Memorial Day 2020 is in the books and it was one of the very best holidays I have ever spent. All of my kids and grandkids came to our house. They swam from noon until after 8 p.m., hardly getting out of the pool to eat at all. My son Davey has become quite the chef and he prepared smoked chickens and ribs on the smoker. My daughter Christi made her usual fabulous dishes including key lime pie balls, and my wife Shelia prepared homemade peanut butter ice cream and a bucket of fresh strawberry ice cream as well. It was one of the most fun-filled days I have spent in years. Then I came to the realization that, for the first time in my life, there was no baseball on Memorial Day.
On May 30 of 1880, the Boston Red Stockings held on for an 11-10 win over the Rockford Forest Citys.
That game started a streak of at least one baseball game on Memorial Day for 140 consecutive years. The streak was broken by the coronavirus yesterday. There has been no definitive plan as to when Major League Baseball will return in 2020 but the latest reports are saying early to mid-July if at all. Plans are being made on many levels to re-open sports but again there is nothing definitive. NASCAR is running a few races at empty racetracks but that's about it.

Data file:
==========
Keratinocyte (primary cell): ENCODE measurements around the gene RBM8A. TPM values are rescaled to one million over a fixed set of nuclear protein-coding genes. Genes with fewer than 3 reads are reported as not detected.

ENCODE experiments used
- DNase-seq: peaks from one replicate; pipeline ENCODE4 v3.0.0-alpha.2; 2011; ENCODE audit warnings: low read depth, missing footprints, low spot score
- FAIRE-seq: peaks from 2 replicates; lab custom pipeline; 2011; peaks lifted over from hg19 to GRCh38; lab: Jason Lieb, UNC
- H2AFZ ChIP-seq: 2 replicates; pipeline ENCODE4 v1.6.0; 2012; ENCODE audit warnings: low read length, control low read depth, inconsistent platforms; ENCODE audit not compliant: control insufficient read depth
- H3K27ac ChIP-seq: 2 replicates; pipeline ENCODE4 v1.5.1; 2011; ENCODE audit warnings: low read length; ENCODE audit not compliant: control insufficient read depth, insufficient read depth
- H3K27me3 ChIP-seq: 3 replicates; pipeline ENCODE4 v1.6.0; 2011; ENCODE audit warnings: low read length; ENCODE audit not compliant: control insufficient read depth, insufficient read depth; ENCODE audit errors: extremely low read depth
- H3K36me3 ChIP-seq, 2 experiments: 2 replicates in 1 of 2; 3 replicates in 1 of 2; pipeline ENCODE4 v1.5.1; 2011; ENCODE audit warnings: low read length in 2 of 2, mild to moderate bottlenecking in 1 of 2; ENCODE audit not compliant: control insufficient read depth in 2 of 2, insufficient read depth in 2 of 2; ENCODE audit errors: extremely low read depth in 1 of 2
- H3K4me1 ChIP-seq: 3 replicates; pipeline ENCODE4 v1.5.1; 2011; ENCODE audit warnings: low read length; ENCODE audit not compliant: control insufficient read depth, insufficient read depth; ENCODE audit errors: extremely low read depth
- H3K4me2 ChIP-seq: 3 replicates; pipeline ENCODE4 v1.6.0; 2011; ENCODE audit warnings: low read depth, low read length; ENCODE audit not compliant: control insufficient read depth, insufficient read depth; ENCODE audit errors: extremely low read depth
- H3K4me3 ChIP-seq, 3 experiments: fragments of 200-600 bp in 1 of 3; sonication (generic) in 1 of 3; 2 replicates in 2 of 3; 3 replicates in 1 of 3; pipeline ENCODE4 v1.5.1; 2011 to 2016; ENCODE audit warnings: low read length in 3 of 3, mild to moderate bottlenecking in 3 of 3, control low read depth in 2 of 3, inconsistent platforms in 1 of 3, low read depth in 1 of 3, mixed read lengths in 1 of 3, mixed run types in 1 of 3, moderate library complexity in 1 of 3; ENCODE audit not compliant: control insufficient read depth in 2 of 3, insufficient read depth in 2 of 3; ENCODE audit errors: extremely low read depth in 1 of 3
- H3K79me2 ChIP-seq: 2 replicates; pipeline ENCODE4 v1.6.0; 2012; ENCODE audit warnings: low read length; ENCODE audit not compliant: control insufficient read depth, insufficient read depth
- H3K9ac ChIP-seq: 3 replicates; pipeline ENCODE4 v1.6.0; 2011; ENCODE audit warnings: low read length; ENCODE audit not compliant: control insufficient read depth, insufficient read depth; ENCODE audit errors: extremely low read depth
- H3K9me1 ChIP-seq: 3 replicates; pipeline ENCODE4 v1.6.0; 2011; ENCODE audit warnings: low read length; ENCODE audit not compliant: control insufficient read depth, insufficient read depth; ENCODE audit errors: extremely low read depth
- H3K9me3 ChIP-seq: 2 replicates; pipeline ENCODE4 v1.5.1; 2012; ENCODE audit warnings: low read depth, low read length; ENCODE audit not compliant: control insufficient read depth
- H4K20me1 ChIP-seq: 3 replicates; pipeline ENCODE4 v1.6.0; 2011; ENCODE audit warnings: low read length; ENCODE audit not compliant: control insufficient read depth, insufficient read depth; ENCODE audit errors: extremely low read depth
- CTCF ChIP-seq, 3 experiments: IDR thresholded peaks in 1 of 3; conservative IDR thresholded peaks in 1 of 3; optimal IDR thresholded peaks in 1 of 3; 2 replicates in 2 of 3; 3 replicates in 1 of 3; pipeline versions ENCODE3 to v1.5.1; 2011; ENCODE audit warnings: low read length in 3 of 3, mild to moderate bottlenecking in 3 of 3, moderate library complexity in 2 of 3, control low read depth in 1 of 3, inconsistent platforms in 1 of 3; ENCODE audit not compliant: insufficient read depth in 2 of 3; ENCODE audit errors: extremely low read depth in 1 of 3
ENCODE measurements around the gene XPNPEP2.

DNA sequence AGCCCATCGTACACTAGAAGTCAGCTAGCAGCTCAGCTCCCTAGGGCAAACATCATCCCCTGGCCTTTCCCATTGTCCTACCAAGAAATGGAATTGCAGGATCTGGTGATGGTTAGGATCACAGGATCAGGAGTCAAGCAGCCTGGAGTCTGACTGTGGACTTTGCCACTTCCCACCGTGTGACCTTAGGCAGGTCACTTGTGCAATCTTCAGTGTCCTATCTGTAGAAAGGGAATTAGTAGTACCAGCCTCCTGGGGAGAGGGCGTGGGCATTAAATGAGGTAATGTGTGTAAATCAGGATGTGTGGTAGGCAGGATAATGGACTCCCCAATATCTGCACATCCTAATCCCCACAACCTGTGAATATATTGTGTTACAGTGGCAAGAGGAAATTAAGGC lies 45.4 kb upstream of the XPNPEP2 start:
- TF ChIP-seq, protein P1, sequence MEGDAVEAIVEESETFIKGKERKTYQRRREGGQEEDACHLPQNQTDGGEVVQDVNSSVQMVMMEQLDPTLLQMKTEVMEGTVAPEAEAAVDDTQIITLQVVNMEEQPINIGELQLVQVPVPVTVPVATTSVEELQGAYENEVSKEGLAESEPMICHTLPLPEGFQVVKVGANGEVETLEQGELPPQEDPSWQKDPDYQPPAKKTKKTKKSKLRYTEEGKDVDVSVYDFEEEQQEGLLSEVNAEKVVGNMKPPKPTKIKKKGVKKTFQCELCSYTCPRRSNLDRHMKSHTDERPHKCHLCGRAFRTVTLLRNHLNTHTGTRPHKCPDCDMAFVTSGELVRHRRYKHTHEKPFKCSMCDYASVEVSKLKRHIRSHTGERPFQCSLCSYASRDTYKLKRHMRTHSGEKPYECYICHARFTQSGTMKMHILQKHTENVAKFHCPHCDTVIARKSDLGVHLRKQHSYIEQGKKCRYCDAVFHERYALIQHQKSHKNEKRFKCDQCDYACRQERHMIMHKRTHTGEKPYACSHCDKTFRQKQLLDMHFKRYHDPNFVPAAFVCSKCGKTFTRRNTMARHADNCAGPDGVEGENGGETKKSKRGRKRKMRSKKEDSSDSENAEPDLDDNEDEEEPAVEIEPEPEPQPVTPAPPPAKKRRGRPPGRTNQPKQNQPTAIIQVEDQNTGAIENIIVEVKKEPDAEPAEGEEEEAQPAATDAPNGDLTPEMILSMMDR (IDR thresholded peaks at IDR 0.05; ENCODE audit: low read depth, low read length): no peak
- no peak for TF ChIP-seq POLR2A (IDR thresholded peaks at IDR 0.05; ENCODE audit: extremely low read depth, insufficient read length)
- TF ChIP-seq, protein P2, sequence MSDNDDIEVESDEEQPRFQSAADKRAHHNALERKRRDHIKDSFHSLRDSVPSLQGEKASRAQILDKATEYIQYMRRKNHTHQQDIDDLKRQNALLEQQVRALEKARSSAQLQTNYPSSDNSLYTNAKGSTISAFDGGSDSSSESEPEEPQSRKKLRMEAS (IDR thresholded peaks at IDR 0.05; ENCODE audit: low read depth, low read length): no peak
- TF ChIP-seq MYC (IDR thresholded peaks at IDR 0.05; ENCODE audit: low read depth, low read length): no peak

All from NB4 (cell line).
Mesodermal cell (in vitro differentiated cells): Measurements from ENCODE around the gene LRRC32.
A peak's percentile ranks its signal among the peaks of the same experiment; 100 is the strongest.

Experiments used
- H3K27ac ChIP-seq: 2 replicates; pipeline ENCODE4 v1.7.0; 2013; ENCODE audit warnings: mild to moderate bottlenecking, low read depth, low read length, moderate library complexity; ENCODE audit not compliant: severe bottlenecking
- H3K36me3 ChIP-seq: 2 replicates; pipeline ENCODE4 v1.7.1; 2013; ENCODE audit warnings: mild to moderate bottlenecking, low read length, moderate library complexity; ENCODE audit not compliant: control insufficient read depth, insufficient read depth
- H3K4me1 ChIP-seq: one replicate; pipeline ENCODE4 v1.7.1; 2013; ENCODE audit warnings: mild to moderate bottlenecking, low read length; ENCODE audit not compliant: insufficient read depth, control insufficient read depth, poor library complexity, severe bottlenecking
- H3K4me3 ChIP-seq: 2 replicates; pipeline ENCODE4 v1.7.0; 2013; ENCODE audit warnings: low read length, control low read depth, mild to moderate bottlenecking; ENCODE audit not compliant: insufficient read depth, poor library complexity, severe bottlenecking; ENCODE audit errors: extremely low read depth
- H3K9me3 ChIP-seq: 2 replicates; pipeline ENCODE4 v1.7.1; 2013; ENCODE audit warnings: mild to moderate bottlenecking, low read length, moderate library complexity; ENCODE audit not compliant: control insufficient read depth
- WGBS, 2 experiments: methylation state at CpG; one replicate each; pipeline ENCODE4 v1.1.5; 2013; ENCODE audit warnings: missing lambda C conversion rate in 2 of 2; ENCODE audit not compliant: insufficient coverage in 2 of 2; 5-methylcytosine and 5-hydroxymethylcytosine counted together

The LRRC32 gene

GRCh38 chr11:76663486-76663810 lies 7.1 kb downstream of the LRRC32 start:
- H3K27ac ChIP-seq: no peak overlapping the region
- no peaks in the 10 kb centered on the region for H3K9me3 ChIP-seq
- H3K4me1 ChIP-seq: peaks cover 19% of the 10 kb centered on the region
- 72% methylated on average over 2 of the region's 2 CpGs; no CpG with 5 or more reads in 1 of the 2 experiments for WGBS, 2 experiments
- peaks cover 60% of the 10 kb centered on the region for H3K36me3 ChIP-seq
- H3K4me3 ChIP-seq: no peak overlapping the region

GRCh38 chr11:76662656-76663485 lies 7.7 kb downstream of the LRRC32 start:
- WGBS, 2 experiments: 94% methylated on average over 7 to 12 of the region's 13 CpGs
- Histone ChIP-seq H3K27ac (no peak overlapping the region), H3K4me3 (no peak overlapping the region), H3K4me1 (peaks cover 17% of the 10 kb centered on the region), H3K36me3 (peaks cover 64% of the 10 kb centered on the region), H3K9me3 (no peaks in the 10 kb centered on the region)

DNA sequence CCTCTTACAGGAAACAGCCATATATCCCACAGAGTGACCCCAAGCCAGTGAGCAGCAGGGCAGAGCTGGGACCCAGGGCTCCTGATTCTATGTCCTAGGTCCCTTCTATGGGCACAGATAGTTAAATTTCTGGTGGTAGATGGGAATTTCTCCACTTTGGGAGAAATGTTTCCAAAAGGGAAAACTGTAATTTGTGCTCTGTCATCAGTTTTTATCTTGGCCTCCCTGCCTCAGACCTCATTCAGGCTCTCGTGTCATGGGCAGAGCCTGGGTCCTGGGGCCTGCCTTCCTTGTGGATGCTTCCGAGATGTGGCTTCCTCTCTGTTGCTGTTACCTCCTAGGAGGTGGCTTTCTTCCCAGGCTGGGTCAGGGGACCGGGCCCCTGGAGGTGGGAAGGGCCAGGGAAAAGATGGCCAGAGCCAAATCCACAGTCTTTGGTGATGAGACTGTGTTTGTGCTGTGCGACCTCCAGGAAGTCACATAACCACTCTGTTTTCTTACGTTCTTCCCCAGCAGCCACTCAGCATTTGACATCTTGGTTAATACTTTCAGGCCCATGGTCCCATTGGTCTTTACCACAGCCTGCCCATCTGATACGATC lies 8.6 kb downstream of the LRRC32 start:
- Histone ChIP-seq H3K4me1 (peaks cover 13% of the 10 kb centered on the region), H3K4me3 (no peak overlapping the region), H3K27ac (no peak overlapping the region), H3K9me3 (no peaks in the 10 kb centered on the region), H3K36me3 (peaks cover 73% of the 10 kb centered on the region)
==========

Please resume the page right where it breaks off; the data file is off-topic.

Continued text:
Not even the Spanish Flu Pandemic of 1918, the Great Depression or World War II could take baseball away from us on Memorial Day. For 140 years, baseball has been an important part of our Memorial Day Celebration. But I never really noticed baseball was missing yesterday until I read a post on Facebook that the streak of 140 years was over, thanks to Covid-19.
Memorial Day was not started for baseball, nor was it started for pool parties and barbecue. It was started to honor the servicemen and servicewomen who gave their lives defending our country. The holiday was known as Decoration Day until it officially became Memorial Day in 1971. It has always been very special to me because of the legacy of servicemen in my family. My father served in World War II along with two of his brothers. One of them died a hero in France in 1944 when he fell on a grenade, sparing the lives of many of his comrades. There was a younger brother who fought in the Korean War and was severely wounded. I always wondered how my grandmother was able to deal with the tragedy of losing a child to war.
Baseball will be back, though we don't really know when. But Memorial Day will always be with us and the memories of those who died valiantly serving our country will remain etched in our minds forever. That's just the way it should be.
Randy Smith can be reached at email@example.com